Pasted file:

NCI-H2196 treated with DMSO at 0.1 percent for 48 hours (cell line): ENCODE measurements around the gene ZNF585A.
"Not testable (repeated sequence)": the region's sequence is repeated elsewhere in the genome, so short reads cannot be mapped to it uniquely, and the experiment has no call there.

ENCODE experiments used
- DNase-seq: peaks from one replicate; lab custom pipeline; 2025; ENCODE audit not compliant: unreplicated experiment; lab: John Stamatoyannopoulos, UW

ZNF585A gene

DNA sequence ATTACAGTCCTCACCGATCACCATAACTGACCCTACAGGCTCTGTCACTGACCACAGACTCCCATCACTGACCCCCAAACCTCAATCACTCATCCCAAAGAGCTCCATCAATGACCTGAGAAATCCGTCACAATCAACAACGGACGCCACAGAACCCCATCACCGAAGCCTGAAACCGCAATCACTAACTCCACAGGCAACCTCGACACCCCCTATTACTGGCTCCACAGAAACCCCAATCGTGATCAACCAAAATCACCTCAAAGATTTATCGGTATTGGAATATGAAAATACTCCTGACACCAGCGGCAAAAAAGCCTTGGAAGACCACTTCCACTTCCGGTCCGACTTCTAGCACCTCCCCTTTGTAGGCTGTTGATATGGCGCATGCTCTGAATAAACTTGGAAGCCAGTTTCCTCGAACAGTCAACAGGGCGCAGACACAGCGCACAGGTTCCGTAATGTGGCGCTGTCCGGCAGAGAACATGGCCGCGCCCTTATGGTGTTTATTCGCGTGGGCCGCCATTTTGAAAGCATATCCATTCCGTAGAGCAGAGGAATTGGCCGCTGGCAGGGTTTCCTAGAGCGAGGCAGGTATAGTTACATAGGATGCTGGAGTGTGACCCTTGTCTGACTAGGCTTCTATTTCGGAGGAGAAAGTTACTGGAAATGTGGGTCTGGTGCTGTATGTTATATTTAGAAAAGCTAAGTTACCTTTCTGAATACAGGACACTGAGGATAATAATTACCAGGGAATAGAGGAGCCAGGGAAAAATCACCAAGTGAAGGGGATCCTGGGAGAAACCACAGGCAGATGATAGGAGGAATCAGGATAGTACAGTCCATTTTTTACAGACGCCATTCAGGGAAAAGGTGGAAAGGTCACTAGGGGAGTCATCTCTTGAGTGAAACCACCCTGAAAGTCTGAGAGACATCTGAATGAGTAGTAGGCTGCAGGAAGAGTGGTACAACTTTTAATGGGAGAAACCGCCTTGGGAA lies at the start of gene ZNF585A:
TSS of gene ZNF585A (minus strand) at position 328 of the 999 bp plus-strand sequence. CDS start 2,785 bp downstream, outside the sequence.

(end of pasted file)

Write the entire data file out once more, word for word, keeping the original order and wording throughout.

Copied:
NCI-H2196 treated with DMSO at 0.1 percent for 48 hours (cell line): ENCODE measurements around the gene ZNF585A.
"Not testable (repeated sequence)": the region's sequence is repeated elsewhere in the genome, so short reads cannot be mapped to it uniquely, and the experiment has no call there.

ENCODE experiments used
- DNase-seq: peaks from one replicate; lab custom pipeline; 2025; ENCODE audit not compliant: unreplicated experiment; lab: John Stamatoyannopoulos, UW

ZNF585A gene

DNA sequence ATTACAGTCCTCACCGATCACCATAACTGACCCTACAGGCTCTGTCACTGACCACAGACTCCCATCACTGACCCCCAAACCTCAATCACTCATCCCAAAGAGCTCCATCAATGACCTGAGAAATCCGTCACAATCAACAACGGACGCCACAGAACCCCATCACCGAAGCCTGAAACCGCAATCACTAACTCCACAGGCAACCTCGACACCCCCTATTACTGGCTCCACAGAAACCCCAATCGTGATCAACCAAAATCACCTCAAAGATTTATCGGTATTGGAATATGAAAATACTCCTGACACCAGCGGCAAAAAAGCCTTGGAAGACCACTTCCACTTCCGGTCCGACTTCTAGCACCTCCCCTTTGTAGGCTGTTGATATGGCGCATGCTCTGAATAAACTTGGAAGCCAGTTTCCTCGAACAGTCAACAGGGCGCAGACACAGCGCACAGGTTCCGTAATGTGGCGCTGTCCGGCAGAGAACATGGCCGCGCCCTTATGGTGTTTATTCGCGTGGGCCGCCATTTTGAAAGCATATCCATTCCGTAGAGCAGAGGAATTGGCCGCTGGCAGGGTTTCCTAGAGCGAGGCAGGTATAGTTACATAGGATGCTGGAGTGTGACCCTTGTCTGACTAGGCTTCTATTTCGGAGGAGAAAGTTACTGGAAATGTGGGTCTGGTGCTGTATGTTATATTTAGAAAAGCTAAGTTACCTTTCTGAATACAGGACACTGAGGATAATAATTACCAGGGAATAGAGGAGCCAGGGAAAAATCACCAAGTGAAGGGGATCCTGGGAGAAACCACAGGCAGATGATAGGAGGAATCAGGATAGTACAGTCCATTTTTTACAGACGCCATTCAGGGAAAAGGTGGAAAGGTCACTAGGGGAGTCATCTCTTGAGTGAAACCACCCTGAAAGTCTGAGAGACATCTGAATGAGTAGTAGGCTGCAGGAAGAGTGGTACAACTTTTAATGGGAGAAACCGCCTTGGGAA lies at the start of gene ZNF585A:
TSS of gene ZNF585A (minus strand) at position 328 of the 999 bp plus-strand sequence. CDS start 2,785 bp downstream, outside the sequence.